Managing Pain Without Opioids


Narcotics aren't needed to send patients home in comfort after painful procedures.

Surgical professionals are growing more interested in finding ways to eliminate opioids from the post-op pain management equation and the stakes have never been higher. The national opioid overdose crisis has only worsened during the pandemic, creating a sense of urgency among physicians to find alternative ways to help their patients rest easy after surgery without exposing them to powerful painkillers that could lead to overuse or addiction.

Opioids have multiple risks in the perioperative setting beyond the dangers of dependence, including respiratory depression, nausea, vomiting, constipation and altered mental status, which can complicate recovery or prolong inpatient admission, says Jennifer Goins, MD, an anesthesiologist at the Mayo Clinic in Austin, Minn. “In addition to the acute effects, opioid exposure carries the risk of addiction and dependence, which has been seen at increased frequency with higher doses and prolonged use postoperatively.”

A team of physicians at Henry Ford Health System in Detroit assessed the effectiveness of using opioid alternatives to treat post-op pain. Their recent study, published in the journal Arthroscopy, involved 61 patients who underwent ACL repair with 30 receiving opioids for pain control and 31 receiving a non-opioid regimen involving the use of anti-inflammatories, acetaminophen and muscle relaxers.

Each study participant underwent the same pre-op and intraoperative protocol, which included receiving an adductor canal nerve block to anesthetize the medial portion of the knee. After surgery, half of the patients received oxycodone with instructions to take it as necessary to treat breakthrough pain, while the other patients were on a strict pain control protocol consisting of the anti-inflammatory ketorolac dosed twice daily and gabapentin and diazepam, each dosed three times daily. The risks of side effects associated with ketorolac use increase after more than five days of use, so its administration was limited to the first five days post-op. Patients were then switched to meloxicam to finish out the regimen.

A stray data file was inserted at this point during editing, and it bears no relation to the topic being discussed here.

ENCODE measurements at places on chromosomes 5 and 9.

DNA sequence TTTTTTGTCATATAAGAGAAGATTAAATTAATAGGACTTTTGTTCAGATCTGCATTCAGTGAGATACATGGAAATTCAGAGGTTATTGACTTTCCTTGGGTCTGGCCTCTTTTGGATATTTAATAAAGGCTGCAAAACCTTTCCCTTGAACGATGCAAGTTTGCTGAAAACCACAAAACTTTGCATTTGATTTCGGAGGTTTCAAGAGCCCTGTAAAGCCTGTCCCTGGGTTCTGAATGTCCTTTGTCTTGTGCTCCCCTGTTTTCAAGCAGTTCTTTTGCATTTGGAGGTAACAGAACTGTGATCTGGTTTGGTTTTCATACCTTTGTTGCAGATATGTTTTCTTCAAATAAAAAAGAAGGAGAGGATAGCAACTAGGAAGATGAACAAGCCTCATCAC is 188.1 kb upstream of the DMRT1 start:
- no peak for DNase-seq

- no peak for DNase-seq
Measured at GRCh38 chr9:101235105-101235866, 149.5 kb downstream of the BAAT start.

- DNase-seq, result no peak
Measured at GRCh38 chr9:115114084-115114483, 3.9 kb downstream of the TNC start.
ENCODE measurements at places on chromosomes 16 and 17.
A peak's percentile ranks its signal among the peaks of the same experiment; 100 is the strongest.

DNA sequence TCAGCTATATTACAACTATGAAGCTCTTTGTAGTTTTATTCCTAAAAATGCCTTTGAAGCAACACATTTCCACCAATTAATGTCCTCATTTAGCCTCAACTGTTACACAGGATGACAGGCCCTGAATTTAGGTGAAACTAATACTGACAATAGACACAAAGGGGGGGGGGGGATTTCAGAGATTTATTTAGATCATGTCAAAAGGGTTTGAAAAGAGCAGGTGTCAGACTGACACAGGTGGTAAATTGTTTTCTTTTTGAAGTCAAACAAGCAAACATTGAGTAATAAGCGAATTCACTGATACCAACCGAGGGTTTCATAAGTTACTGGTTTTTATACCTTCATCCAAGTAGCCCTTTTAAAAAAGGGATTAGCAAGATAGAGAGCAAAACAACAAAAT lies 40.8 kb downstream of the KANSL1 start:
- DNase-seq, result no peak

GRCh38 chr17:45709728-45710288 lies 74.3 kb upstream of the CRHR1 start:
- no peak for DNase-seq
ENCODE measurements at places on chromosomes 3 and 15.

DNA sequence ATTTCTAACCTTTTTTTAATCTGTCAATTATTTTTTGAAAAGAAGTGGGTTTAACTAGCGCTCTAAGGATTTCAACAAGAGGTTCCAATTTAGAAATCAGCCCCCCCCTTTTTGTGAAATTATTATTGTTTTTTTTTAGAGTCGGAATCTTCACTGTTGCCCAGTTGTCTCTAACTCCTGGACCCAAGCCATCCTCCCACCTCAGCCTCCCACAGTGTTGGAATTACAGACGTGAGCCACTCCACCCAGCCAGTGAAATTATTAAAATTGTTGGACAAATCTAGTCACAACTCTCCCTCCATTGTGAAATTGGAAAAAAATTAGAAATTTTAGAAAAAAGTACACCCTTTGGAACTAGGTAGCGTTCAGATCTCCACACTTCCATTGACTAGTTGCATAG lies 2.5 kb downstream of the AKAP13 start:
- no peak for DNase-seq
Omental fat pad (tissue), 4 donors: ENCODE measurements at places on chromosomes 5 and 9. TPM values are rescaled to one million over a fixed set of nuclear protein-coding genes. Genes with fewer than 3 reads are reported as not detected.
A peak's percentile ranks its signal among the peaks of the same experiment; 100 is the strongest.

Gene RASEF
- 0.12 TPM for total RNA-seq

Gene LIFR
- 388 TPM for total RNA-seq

“These medications create a synergistic effect in the patient’s body to decrease pain,” says Vasilios (Bill) Moutzouros, MD, co-author of the study and an orthopedic surgeon and chief of sports medicine at Henry Ford Health. “The entire protocol lasts 14 days, but most patients wean off the medications seven to 10 days after their pain has subsided.” 

Pain scores in the non-opioid group were equivalent to those in the opioid group, and there were no significant differences in side effects among the patients. “The surprise was how effective the non-opioid regimen was,” says Dr. Moutzouros. “It was at times more effective than using opioids, probably because it was working on nerve pain, muscle spasms and general inflammation in a very precise fashion. By being more specific with how you target pain, you can get similar, and sometimes even better, outcomes than if you use opioids.”

Dr. Moutzouros notes that the non-opioid protocol was better at treating issues such as muscle spasms in the quadriceps and hamstrings that can occur after ACL repair.

His research team began planning the study several years ago to determine if there was a way to cut down on the amount of opioids they used after surgery because even a small amount can lead to overuse. “We’ve since shown that not only can we limit opioid usage,” he says, “but there are patients who don’t need opioids at all if alternative pathways are used to manage their pain.”

Dr. Goins points to the importance of administering anti-inflammatories preoperatively or using regional anesthesia during procedures to help keep patients comfortable in the postoperative period. “Anesthesia providers working extremity surgeries are often able to use regional anesthesia, local anesthetics or continuous nerve blocks to help patients through the most painful first day or two after surgery,” she says. “Similar techniques can also be utilized for intra-abdominal and intrathoracic surgeries, although the techniques are more difficult to implement and provide less complete relief.”

Personalized approach

COMPASSIONATE CARE Dr. Luke Elms informs a patient about the benefits of his non-opioid post-op pain management protocol that relies on the targeted use of over-the-counter analgesics.  |  Orlando Health